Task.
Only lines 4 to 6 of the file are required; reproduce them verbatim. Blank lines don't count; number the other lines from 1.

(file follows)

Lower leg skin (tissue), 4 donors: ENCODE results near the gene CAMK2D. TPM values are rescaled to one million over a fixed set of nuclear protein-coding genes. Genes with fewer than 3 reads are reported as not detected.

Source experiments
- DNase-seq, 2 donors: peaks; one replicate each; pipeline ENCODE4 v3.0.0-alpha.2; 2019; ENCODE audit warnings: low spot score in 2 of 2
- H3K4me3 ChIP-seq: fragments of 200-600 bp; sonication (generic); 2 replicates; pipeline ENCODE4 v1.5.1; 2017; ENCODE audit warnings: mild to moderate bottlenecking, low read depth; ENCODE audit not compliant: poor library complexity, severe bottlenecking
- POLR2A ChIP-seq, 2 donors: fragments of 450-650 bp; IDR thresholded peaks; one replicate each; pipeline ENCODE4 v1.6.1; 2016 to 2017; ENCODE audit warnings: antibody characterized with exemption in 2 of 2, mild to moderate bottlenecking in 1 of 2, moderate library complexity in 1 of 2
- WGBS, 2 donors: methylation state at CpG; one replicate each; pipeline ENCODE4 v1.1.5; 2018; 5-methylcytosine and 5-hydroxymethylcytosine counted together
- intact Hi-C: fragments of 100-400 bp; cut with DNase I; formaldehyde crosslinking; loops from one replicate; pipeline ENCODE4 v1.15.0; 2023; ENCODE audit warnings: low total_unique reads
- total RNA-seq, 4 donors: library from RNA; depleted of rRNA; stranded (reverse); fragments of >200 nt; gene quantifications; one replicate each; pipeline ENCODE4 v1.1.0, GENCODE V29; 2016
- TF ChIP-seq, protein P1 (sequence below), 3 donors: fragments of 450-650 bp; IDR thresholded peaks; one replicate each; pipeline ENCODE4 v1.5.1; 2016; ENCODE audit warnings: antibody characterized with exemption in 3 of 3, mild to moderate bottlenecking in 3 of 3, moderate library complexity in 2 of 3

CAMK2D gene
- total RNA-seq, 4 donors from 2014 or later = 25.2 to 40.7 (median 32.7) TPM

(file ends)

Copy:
- H3K4me3 ChIP-seq: fragments of 200-600 bp; sonication (generic); 2 replicates; pipeline ENCODE4 v1.5.1; 2017; ENCODE audit warnings: mild to moderate bottlenecking, low read depth; ENCODE audit not compliant: poor library complexity, severe bottlenecking
- POLR2A ChIP-seq, 2 donors: fragments of 450-650 bp; IDR thresholded peaks; one replicate each; pipeline ENCODE4 v1.6.1; 2016 to 2017; ENCODE audit warnings: antibody characterized with exemption in 2 of 2, mild to moderate bottlenecking in 1 of 2, moderate library complexity in 1 of 2
- WGBS, 2 donors: methylation state at CpG; one replicate each; pipeline ENCODE4 v1.1.5; 2018; 5-methylcytosine and 5-hydroxymethylcytosine counted together